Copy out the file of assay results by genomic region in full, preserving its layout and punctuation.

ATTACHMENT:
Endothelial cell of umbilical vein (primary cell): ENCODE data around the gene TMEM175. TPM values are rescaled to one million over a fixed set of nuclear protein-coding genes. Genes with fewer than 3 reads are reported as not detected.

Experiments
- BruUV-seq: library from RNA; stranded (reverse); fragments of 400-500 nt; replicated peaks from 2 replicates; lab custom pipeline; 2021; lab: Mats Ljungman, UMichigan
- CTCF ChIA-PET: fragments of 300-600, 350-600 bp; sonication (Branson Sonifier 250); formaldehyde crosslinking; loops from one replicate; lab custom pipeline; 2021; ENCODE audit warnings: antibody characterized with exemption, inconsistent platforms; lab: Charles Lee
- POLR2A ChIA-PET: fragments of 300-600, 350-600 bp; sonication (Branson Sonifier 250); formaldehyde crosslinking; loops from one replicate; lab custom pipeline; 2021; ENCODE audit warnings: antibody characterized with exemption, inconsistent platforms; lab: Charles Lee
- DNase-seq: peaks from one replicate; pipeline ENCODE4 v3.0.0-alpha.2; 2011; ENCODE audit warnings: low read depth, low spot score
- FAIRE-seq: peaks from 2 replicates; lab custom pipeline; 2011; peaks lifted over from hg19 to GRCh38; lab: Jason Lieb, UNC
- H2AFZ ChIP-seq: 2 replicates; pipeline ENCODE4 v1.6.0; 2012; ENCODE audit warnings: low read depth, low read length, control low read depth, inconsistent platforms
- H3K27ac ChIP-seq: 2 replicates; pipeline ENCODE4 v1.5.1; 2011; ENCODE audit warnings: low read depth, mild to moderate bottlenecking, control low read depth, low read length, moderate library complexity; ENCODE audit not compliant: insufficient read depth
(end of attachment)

Endothelial cell of umbilical vein (primary cell): ENCODE data around the gene TMEM175. TPM values are rescaled to one million over a fixed set of nuclear protein-coding genes. Genes with fewer than 3 reads are reported as not detected.

Experiments
- BruUV-seq: library from RNA; stranded (reverse); fragments of 400-500 nt; replicated peaks from 2 replicates; lab custom pipeline; 2021; lab: Mats Ljungman, UMichigan
- CTCF ChIA-PET: fragments of 300-600, 350-600 bp; sonication (Branson Sonifier 250); formaldehyde crosslinking; loops from one replicate; lab custom pipeline; 2021; ENCODE audit warnings: antibody characterized with exemption, inconsistent platforms; lab: Charles Lee
- POLR2A ChIA-PET: fragments of 300-600, 350-600 bp; sonication (Branson Sonifier 250); formaldehyde crosslinking; loops from one replicate; lab custom pipeline; 2021; ENCODE audit warnings: antibody characterized with exemption, inconsistent platforms; lab: Charles Lee
- DNase-seq: peaks from one replicate; pipeline ENCODE4 v3.0.0-alpha.2; 2011; ENCODE audit warnings: low read depth, low spot score
- FAIRE-seq: peaks from 2 replicates; lab custom pipeline; 2011; peaks lifted over from hg19 to GRCh38; lab: Jason Lieb, UNC
- H2AFZ ChIP-seq: 2 replicates; pipeline ENCODE4 v1.6.0; 2012; ENCODE audit warnings: low read depth, low read length, control low read depth, inconsistent platforms
- H3K27ac ChIP-seq: 2 replicates; pipeline ENCODE4 v1.5.1; 2011; ENCODE audit warnings: low read depth, mild to moderate bottlenecking, control low read depth, low read length, moderate library complexity; ENCODE audit not compliant: insufficient read depth